Business Entities 2

The Importance of Business Entities

Anytime a business opportunity presents itself the first question that should be asked is “How will this business/investment operate?”  

This is not only important for a business that will be offering products or services to the public, but also for investments in real estate or any other existing businesses.  Will you be handling day-to-day operational control, or are you just a passive investor?  These key questions will determine what type of entity is best for achieving the goals of the business, while at the same time managing exposure to risk and losses.  Determining a type of business entity is an important part of conducting business, not only are there tax benefits and effects to each type of entity but the officers and owners enjoy certain levels of protection against personal attacks on their assets, as long as the corporate formalities and rules are followed. There are a number of different types of entities with many pros and cons, but here are a few of the most common types used today.     

Business Entities 1

Limited Liability Companies, also known as LLCs, are owned by individuals or members. A member does not have to be an individual residing in the United States but can also be a corporation, other LLC, or foreign individuals as well. As the name implies, LLC members face limited liability over the company’s actions. Likewise, they cannot be held personally responsible for the company’s actions.  However, even an LLC’s protection can be broken if the members of the LLC fail to comply with the formalities required. There are fewer formalities with operating an LLC than a corporation, however, co-mingling personal and entity assets is one of the biggest issues looked at by attorneys seeking to pierce the corporate veil and attach personal liability to the owners and managers of the LLC.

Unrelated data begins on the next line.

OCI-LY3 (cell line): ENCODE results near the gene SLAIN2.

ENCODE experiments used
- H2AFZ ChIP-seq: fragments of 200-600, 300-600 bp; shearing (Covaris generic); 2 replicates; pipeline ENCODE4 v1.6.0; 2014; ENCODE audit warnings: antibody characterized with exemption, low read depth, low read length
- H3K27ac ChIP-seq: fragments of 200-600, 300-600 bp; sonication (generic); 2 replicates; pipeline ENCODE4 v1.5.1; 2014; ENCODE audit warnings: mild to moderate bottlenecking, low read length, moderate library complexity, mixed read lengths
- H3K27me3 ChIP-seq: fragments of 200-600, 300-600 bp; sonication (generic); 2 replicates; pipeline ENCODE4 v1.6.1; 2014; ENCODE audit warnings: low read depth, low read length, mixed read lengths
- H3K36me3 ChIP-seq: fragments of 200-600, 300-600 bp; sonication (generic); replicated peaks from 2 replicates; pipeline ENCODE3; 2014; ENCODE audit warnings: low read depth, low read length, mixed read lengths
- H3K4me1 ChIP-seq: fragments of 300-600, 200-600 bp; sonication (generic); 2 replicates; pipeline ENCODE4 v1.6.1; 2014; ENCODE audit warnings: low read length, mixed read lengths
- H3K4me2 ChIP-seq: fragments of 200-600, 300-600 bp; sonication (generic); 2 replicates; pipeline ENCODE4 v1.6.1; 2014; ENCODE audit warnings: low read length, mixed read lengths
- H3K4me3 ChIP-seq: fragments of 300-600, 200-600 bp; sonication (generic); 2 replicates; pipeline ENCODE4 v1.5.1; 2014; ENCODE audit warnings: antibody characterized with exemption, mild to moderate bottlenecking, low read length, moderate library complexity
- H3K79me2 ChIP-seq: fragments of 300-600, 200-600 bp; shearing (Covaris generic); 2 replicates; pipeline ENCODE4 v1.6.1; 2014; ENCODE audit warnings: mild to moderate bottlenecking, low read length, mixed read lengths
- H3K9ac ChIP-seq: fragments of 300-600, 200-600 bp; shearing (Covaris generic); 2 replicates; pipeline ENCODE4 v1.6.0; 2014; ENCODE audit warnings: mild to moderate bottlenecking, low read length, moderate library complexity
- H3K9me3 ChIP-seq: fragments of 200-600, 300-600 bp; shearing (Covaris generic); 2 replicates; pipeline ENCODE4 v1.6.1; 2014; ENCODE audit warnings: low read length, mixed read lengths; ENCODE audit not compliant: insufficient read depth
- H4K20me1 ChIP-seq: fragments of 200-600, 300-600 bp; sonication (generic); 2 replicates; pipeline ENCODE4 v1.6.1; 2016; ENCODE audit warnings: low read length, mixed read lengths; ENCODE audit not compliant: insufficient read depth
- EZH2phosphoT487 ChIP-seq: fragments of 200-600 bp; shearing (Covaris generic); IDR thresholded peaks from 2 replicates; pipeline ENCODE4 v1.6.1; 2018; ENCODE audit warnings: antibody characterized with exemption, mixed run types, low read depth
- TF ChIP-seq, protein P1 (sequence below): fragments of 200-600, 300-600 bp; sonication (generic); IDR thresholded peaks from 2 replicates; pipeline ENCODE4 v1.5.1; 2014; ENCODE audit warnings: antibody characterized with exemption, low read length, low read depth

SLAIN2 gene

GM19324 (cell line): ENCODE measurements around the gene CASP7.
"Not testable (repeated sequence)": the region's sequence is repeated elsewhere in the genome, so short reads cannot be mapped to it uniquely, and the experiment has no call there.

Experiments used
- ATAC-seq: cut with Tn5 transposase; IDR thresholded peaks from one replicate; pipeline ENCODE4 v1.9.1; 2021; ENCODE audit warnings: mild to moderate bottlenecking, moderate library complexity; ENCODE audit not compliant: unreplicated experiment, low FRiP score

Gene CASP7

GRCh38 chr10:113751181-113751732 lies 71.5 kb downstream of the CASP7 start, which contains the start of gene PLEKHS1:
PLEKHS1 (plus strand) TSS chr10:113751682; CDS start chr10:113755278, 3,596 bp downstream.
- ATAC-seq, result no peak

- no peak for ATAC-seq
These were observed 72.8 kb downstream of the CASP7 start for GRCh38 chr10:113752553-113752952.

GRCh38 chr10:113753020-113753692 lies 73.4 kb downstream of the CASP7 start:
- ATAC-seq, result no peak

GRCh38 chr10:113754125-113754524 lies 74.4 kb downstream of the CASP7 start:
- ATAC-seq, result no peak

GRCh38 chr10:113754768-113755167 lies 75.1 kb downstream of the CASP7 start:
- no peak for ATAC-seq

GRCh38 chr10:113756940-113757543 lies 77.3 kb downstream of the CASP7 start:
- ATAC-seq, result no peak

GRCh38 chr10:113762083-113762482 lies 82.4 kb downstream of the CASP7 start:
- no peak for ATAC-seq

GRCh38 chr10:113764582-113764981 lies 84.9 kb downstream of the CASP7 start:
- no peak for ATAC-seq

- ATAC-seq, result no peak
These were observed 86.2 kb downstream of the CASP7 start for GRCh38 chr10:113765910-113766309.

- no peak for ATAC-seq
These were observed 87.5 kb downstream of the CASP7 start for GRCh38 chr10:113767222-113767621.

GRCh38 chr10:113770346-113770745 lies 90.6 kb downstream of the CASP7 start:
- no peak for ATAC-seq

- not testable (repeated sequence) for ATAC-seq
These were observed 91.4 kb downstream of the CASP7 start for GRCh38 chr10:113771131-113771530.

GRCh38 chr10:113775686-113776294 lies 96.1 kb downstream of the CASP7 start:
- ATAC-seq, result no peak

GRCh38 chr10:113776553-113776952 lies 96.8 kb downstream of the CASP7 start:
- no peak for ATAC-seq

Similar to LLCs, Corporations, typically designated Inc or Corp, protect from personal liability for business obligations. Corporations have stricter reporting and recordkeeping requirements than LLCs. Additionally, Corporations are made up of shareholders whose ownership is decided by the number of shares they own.

There are other forms of partnerships that could fall into the LLC or corporation category, such as a joint venture. A joint venture involves two or more individuals pooling their resources and expertise to achieve a particular goal. The risks and rewards of the enterprise are also shared equally. The typical reasons for forming a joint venture include business expansion, development of new products, or moving into new markets, particularly overseas. 

If your involvement is more of a passive nature, and you will be treating it more as an investment without any operational control, then there are other ways that you can operate.  General partnerships can expose individuals to personal attacks depending on how they are structured, while limited partnerships are better if structured appropriately. However, partnership documents are normally internal documents that are not public records, which will help keep your personal affairs private.  

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